Your Most Important Relationships: Part 5 The Ministers

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The relationships we have in ministry will inspire, challenge, shape and even hurt us.  Some of those relationships we think will last forever while others will just be a moment in time.  Without ministers you really can only do so much.  If you want to grow your capacity you need to grow the number of ministers that you have serving in your ministry.  While there are many ways to recruit ministers there really isn’t huge secret, you just need to ask people.  Whether the announcement comes from the pulpit, through a well crafted email or an airplane flying a banner over the town the real question isn’t, “How do I recruit them?” it’s “How do I retain them?” 
Naturally adults will leave your ministry because of life change; however, you want to make sure that’s the only reason.  When a minister leaves because they are disengaged, or overwhelmed you need to look at how it is you are interacting, growing and relating to them.  Again, they are the hands and feet to your ministry, in order to strengthen the relationship you have with your team you need to:

  • Invest In Their Lives – You might not know every single one on your team personally; however, you want to create an atmosphere where people feel like they are important.  A great step to retaining ministers is by just spending time with them.  It might be doing something they love or inviting them to do something you love.  Introduce them to your family, make sure your spouse and kids are familiar with them, if anything don’t treat them like a once a week acquaintance.  If you want them for the long haul, you need to build relationships to last for the long haul.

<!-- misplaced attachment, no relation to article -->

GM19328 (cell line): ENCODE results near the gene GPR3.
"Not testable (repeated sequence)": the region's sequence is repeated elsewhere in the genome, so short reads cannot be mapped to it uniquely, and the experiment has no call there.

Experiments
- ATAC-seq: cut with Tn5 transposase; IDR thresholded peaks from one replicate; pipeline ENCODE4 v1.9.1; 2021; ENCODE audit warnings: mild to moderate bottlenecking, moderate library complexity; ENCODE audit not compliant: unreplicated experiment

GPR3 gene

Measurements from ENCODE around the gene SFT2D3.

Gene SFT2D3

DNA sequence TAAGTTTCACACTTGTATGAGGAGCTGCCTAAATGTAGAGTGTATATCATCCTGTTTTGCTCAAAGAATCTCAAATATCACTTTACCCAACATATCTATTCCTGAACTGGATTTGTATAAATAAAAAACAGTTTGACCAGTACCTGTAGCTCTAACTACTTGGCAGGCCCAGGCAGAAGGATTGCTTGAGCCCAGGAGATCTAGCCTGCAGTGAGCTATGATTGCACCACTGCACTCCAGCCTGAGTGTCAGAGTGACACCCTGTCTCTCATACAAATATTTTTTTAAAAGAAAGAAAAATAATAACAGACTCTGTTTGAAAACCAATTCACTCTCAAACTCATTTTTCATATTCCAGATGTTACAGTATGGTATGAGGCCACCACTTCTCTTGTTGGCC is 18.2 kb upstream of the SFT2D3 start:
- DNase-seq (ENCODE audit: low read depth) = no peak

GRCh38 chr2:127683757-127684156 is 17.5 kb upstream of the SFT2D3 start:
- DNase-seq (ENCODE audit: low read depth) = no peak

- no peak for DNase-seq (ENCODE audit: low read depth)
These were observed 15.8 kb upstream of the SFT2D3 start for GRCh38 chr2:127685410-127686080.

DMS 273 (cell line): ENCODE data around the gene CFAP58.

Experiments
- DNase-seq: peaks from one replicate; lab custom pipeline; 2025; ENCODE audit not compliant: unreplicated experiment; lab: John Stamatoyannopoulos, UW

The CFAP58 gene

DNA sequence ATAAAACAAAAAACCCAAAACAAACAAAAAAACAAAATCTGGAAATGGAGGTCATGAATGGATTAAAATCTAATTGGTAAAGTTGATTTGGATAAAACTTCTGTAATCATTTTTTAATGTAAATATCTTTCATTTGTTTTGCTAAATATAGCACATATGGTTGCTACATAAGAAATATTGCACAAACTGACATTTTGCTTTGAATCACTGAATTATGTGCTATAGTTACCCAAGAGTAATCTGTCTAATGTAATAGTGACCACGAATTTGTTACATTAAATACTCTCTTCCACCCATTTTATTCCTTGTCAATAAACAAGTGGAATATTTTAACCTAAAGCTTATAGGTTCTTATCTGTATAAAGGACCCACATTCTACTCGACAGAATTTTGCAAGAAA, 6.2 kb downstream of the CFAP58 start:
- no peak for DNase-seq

• Understand Their Commitment – It’s easy to treat our ministers like full time employees because of how badly we need them.  Understand that they need to be able to say, “No” and have limits surrounding their commitment.  There are going to be seasons when showing up once a week will be easy and then others when they need a season off.  Do not hold it against them or set expectations that are unreasonable.  Check in with them, ask them how life is going, how their families are doing and show them that you are their to work with them.
  • Be Crystal Clear – One of the most frustrating things in any relationship is a lack of communication.  If you want ministers to step up to the plate and own a part of your ministry you need to make sure clear and consistent communication is a priority on your plate.  Make sure you provide for them multiple mediums of communication, don’t just leave it to email or a post on a group page.  When you communicate clearly and consistently they’ll feel a part of the loop, which will help them feel a part of the team.

By investing in your ministers and working to keep them around you will create natural advocates to recruit the next crop of volunteers.  If you are constantly turning over minister after minister it will create an instable environment and it doesn’t matter how hard you work to recruit people, no one will want to stay.  Build the teams, love on your people and show them how much you care and see how they will pour back into you.

How do you pour into your ministry team?